A Lake Michigan treasure hunt

Bette Mallen shows off a piece of beach glass that has some writing on it.

A Lake Michigan treasure hunt

Bette Mallen has a display case in her Stevensville home filled with beach glass. Her favorite piece is the "pink marshmallow," as she calls it, that her husband discovered for her.

In her home is a ceiling-high display case full of her favorite treasures, along with other bottles and bins sitting around full of beach glass.

“The pink piece of glass that looks like a marshmallow is my most unusual find,” Mallen said. “Eric actually found that. But I love finding the little tiles because those are from the houses that have gone over into the lake. I have a lot of those. I find a lot of pottery shards. A lot of those come from the old ferries. I find old silver spoons that are monogrammed, fishing lures.”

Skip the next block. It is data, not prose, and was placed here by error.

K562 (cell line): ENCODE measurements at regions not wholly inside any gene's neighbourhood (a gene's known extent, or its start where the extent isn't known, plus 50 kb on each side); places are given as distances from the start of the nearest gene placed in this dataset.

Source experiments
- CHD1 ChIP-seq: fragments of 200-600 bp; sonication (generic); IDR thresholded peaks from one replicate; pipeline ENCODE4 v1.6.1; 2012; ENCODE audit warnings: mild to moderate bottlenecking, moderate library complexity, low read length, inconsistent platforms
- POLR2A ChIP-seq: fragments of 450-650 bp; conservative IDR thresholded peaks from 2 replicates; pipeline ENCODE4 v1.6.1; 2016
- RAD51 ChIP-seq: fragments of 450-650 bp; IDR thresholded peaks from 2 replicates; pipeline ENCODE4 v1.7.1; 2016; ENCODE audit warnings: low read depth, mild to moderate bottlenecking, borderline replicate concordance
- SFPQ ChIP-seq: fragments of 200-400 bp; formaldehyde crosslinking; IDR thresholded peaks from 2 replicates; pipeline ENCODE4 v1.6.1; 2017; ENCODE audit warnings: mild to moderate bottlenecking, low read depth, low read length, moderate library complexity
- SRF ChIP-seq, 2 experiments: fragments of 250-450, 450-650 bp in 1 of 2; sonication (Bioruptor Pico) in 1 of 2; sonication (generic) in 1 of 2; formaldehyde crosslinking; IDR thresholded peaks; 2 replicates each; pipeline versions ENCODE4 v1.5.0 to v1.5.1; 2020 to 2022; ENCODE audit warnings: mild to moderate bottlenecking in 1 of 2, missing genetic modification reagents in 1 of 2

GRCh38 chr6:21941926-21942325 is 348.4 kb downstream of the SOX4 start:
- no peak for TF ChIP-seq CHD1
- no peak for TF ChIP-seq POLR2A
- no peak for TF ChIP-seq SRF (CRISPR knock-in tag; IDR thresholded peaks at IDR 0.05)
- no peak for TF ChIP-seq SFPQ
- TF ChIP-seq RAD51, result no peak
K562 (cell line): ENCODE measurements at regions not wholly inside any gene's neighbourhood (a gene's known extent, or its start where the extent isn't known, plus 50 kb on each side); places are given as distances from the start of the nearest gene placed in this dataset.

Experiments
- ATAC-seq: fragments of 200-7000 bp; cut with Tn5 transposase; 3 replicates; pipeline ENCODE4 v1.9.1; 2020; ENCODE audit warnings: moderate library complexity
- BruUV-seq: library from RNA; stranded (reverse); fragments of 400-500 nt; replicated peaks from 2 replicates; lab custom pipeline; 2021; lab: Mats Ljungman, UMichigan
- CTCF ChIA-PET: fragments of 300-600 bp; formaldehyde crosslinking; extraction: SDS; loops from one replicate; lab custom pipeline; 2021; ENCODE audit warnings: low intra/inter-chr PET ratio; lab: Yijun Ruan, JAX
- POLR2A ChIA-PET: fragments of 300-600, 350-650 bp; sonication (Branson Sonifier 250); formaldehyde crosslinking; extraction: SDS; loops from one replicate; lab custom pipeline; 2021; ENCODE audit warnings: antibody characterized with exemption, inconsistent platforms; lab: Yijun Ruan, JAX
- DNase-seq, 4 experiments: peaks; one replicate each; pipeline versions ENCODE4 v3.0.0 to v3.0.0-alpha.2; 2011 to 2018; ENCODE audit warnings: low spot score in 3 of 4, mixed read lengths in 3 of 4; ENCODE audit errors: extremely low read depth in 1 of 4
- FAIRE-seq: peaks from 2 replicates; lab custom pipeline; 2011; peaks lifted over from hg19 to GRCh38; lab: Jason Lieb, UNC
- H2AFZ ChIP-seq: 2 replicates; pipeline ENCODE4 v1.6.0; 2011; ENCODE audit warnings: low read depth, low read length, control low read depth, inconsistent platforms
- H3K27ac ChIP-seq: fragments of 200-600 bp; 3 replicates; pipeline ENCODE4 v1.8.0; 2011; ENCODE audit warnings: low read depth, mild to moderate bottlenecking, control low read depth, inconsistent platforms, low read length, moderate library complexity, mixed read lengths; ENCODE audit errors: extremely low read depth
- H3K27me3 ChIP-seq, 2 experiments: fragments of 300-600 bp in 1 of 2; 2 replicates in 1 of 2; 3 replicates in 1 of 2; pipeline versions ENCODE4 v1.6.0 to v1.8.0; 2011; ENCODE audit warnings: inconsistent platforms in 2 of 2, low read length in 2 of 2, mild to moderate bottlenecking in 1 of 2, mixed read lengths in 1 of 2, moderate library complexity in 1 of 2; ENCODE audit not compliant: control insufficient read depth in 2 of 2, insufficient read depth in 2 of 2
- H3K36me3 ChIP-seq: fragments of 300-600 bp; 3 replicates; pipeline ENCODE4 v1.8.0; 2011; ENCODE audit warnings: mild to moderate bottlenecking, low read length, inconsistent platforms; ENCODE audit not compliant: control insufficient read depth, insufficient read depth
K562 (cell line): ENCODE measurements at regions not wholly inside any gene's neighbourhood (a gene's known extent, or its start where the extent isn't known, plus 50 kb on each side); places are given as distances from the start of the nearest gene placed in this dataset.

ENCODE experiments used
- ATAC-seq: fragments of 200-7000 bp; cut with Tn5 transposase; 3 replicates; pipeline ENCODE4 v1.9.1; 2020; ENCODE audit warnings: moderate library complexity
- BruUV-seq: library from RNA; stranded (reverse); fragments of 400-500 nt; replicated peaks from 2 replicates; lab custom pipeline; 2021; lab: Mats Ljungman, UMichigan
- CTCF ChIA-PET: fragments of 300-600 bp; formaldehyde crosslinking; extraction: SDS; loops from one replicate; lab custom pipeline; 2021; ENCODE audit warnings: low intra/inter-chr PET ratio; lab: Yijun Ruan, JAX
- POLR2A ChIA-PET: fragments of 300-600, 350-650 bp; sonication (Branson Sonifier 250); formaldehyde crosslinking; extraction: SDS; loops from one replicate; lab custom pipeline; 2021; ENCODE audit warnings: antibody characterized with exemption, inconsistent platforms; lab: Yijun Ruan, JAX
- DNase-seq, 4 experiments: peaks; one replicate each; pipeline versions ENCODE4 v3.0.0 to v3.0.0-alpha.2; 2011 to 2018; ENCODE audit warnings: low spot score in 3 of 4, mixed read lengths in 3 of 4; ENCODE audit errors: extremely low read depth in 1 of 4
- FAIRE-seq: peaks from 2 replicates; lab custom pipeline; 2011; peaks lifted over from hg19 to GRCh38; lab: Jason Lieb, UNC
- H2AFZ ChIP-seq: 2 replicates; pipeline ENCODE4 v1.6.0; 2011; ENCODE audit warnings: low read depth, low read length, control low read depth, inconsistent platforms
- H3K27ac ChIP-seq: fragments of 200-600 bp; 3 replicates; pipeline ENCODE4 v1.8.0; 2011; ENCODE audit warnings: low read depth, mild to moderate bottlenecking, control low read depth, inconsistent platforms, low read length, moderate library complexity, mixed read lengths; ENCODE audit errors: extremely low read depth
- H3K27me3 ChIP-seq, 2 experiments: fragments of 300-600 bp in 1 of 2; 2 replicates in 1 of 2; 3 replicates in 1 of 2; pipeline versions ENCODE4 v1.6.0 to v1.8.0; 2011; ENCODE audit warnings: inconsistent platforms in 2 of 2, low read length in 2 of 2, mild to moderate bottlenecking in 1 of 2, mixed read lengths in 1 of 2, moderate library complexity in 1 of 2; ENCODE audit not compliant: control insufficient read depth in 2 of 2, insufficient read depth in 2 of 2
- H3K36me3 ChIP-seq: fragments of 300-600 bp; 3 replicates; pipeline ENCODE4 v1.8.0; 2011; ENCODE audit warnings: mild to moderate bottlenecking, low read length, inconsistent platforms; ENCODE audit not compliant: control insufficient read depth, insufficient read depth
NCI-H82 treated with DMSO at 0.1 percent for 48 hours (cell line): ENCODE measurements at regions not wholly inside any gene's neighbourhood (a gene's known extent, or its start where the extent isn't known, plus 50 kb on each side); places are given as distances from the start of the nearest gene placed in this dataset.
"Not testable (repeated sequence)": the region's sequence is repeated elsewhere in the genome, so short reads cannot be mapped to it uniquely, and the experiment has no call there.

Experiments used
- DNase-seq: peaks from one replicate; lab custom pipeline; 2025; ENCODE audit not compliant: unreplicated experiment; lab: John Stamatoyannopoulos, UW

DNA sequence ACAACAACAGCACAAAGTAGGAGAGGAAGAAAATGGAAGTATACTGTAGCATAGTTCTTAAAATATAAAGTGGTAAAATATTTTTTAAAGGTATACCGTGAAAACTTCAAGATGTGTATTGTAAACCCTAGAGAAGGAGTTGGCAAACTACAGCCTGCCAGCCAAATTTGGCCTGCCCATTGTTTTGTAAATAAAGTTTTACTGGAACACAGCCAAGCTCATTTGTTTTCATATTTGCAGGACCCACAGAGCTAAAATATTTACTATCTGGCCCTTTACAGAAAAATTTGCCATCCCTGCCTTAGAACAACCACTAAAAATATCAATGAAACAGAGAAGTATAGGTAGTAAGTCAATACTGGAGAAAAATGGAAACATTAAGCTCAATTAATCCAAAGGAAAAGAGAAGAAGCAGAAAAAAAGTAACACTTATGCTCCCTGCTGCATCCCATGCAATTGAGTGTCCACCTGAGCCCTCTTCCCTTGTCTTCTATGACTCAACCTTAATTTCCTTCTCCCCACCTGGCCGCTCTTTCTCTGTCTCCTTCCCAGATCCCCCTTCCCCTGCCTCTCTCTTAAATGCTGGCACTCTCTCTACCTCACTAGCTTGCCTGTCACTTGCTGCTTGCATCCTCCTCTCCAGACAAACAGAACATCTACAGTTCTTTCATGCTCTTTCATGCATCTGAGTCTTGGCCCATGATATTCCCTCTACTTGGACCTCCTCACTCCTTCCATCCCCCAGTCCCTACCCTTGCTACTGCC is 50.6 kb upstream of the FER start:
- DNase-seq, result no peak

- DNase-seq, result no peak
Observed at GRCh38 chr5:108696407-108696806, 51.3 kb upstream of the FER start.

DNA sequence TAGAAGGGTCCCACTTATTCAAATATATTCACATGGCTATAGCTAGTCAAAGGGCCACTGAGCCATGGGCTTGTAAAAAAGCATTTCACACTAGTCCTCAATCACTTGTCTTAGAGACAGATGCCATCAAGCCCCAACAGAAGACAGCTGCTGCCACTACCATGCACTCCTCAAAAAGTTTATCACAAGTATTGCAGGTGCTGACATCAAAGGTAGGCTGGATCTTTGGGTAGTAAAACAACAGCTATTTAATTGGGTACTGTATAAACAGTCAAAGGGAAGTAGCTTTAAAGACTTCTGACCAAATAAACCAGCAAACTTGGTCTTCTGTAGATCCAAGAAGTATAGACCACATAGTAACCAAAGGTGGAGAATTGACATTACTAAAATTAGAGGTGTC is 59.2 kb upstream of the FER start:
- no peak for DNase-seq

She said after a big storm comes through is a good time to look for the glass, and what makes her good at finding stuff is practice.

“Other people walk over stuff,” she said. “There are people that go and take little things and dig, but I figure if it’s there, I’ll see it, if it’s not, I’m not worrying about it.”

Mallen adorns tall pink boots when she’s out on the beach, causing many other frequent beachcombers to recognize her.

“People don’t recognize me, they recognize my boots,” she said.

For Christmas her husband bought her a pair of duck-hunting waders so she can one day again start searching the beach near their home.

“Some people are only there for driftwood, some people are only there for rocks,” Mallen said. “Some are there for flat black rocks. They have different things they like and make. So different people sometimes are laser focused, while I just go see what the lake gives me, what her mood is.”